"Yet," he said, "the United Nations and other vocal political interests say the U.S. must enact new laws that will sharply reduce domestic energy production and raise energy prices even higher.
"The inalienable rights to life, liberty, and the pursuit of happiness include the right of access to life-giving and life-enhancing technology. This is especially true of access to the most basic of all technologies: energy. These human rights have been extensively and wrongly abridged," he continued. "During the past two generations in the U.S., a system of high taxation, extensive regulation, and ubiquitous litigation has arisen that prevents the accumulation of sufficient capital and the exercise of sufficient freedom to build and preserve needed modern technology.
"These unfavorable political trends have severely damaged our energy production, where lack of industrial progress has left our country dependent upon foreign sources for 30 percent of the energy required to maintain our current level of prosperity," he said. "Moreover, the transfer of other U.S. industries abroad as a result of these same trends has left U.S. citizens with too few goods and services to trade for the energy that they do not produce. A huge and unsustainable trade deficit and rapidly rising energy prices have been the result.
"The necessary hydrocarbon and nuclear energy production technologies have been available to U.S. engineers for many decades. We can develop these resources without harm to people or the environment. There is absolutely no technical, resource, or environmental reason for the U.S. to be a net importer of energy. The U.S. should, in fact, be a net exporter of energy," he said.
He told WND he believes the issue has nothing to do with energy itself, but everything to do with power, control and money, which the United Nations is seeking. He accused the U.N. of violating human rights in its campaign to ban much energy research, exploration and development.
"In order to alleviate the current energy emergency and prevent future emergencies, we need to remove the governmental restrictions that have caused this problem. Fundamental human rights require that U.S. citizens and their industries be free to produce and use the low cost, abundant energy that they need. As the 31,000 signatories of this petition emphasize, environmental science supports this freedom," he said.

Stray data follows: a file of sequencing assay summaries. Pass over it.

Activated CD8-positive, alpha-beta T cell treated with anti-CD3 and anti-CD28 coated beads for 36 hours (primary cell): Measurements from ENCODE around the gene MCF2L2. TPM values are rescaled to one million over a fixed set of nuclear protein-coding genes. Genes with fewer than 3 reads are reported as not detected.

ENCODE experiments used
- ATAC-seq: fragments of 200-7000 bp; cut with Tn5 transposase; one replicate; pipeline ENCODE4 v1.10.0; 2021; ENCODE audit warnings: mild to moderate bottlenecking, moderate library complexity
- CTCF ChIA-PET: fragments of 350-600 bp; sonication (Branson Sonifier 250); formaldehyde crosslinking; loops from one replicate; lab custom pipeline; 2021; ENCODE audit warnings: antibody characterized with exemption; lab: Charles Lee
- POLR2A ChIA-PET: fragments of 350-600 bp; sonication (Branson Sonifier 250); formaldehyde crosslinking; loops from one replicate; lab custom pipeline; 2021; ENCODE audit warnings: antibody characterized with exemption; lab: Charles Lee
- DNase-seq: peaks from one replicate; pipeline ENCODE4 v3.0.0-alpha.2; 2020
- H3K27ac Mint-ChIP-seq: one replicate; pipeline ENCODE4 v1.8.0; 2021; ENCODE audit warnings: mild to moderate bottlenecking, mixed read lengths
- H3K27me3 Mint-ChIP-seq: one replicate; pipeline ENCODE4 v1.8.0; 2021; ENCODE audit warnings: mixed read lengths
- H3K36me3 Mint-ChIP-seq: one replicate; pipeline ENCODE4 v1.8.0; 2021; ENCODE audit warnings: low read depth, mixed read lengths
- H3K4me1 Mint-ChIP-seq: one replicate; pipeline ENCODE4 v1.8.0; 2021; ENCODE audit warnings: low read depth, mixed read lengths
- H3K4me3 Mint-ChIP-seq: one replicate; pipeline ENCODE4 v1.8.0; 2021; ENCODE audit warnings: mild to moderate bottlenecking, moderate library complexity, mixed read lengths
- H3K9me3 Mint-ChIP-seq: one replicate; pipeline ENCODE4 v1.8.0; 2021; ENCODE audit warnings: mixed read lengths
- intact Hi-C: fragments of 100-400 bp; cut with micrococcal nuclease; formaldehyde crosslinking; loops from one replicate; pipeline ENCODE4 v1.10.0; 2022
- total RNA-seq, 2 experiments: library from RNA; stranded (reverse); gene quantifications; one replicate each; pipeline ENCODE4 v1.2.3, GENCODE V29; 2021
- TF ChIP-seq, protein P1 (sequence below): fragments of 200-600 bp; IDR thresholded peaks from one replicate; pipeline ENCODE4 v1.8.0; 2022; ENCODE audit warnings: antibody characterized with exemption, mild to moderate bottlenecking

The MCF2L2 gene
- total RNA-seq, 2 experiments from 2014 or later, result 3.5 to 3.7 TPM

The Petition Project website today said there are 31,072 scientists who have signed up, and Robinson said more names continue to come in.
In terms of Ph.D. scientists alone, it already has 15 times more scientists than are seriously involved in the U.N.'s campaign to "vilify hydrocarbons," officials told WND.
"The very large number of petition signers demonstrates that, if there is a consensus among American scientists, it is in opposition to the human-caused global warming hypothesis rather than in favor of it," the organization noted.
The project was set up by a team of physicists and physical chemists who do research at several American institutions and collects signatures when donations provide the resources to mail out more letters.
"In a group of more than 30,000 people, there are many individuals with names similar or identical to other signatories, or to non-signatories – real or fictional. Opponents of the petition project sometimes use this statistical fact in efforts to discredit the project. For examples, Perry Mason and Michael Fox are scientists who have signed the petition – who happen also to have names identical to fictional or real non-scientists," the website said.
The petition is needed, supporters said, simply because Gore and others "have claimed that the 'science is settled' – that an overwhelming 'consensus' of scientists agrees with the hypothesis of human-caused global warming, with only a handful of skeptical scientists in disagreement."
The list of scientists includes 9,021 Ph.D.s, 6,961 at the master's level, 2,240 medical doctors and 12,850 carrying a bachelor of science or equivalent academic degree.